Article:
On Wednesday, the Palm Beach County Prosecutor’s Office in the prostitution case involving New England Patriot’s owner, Robert Kraft, announced their intention to release a video that allegedly shows Kraft, and 24 other men, receiving sexual services at the Orchids of Asia Day Spa in Jupiter, Florida.
Shortly after the announcement, Kraft’s legal team filed an emergency motion aiming to prevent its release.
Why File the Motion?
According to Kraft’s lawyers, releasing the video would violate their client’s constitutional rights and ability to receive a fair trial. Specifically, they have indicated that if the Prosecutor’s Office releases the video, they would be engaging in “gross prosecutorial misconduct” by moving to release the videos, despite having told a judge last week they would hold off doing so.
Prosecutors believe that Florida’s “open-records” law, compels them to release the evidence to the media, because they are the custodian of the records.
But, for many in the legal realm, this could present significant and potentially unconstitutional legal issues that would prevent Kraft from having a fair and impartial jury trial, as provided under the United States Constitution.
#1—Releasing the Video Prior to Admissibility Ruling Would Be Unconstitutional
Last Friday, Judge Leonard Hanser did not rule on whether to release the video to the media, but asked all parties to submit proposed orders in the case by Tuesday.
Under the Fourth Amendment to the U.S. Constitution, police officers are prohibited from conducting “unreasonable” searches and seizures unless supported by “probable cause” or a “valid warrant.” But, what happens when law enforcement obtains certain incriminating evidence that violates the Fourth Amendment?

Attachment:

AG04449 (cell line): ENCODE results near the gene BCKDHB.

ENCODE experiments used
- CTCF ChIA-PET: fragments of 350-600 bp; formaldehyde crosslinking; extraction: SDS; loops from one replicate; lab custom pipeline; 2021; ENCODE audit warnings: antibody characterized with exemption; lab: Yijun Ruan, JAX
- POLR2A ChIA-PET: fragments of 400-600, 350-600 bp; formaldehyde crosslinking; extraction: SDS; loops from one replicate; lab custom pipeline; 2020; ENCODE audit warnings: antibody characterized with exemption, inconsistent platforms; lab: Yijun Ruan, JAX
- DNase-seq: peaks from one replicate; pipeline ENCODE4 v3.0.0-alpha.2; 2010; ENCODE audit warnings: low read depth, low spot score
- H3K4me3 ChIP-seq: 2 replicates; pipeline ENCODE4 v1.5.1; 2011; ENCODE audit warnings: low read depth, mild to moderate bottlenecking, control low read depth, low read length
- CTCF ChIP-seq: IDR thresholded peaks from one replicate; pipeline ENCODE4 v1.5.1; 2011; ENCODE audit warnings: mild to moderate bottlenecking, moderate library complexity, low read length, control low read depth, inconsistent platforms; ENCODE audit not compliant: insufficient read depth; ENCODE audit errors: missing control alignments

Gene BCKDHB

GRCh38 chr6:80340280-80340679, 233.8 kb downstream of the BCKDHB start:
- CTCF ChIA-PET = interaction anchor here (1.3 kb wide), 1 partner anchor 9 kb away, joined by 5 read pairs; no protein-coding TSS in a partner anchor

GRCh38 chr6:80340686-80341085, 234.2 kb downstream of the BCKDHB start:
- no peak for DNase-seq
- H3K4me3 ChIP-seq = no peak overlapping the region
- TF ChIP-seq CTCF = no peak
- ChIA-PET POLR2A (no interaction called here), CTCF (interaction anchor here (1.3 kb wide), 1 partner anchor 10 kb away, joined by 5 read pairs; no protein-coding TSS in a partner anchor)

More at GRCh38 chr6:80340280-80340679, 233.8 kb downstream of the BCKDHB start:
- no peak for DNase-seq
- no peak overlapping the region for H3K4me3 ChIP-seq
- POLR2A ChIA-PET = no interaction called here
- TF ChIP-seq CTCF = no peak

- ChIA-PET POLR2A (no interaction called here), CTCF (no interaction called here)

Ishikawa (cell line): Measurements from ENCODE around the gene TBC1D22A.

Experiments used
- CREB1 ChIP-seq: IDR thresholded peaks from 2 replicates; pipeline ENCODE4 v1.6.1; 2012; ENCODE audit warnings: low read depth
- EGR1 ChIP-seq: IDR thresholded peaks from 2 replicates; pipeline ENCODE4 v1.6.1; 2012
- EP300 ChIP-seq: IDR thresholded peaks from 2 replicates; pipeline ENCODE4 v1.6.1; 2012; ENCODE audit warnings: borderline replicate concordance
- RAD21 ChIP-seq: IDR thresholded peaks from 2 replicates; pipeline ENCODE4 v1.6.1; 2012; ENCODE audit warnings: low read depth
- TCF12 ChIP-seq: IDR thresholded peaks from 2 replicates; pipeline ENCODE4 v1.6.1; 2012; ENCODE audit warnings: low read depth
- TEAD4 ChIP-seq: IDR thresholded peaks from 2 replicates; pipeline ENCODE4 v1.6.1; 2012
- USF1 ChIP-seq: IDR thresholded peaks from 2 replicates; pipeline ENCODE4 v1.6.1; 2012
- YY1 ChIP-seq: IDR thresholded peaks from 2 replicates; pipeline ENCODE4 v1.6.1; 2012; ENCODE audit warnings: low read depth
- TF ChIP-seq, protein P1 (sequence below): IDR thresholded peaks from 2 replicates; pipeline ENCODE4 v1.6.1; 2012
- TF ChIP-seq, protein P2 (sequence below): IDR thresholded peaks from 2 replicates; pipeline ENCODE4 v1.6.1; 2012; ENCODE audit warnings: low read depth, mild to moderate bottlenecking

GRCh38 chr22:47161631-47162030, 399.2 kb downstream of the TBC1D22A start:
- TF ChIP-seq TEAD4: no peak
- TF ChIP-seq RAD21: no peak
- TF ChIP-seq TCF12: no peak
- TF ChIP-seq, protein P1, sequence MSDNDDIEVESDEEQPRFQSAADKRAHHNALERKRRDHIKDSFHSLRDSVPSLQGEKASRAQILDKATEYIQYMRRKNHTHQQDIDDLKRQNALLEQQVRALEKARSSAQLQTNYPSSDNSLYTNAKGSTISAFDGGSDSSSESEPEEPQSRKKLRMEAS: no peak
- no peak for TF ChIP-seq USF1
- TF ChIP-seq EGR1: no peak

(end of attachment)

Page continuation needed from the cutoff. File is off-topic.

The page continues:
An exception to the Fourth Amendment, an exclusionary rule exists, known as the “fruit of the poisonous tree” doctrine, established in 1920 by the Silverthorne Lumber Co. v. United States decision, evidence is inadmissible in court if it was derived from evidence that was illegally obtained.
As it pertains to Kraft, his attorneys believe, as outlined in court documents, that investigators provided false information in their affidavit in order to obtain a search warrant for the sting operation. Thus, under the exclusionary rule, the video would be inadmissible in court as the result of an illegal search warrant.
A hearing on this matter is scheduled for April 26.
#2—Releasing the Video Would Violate Kraft’s ‘Right to Privacy’
Another major issue surrounding the video, according to Kraft’s lawyers, is that the video is “basically pornography.” Consequently, they have asked the judge to prevent the videos’ release to not just the news media, but to keep the video out of the trial.
“Mr. Kraft has an obvious and profound stake in any potential disclosure of the sensitive materials at issue, which, among other things, depict him naked, and should therefore be permitted to intervene for the sake of protecting his interests and informing this Court’s decision,” the defense motion said.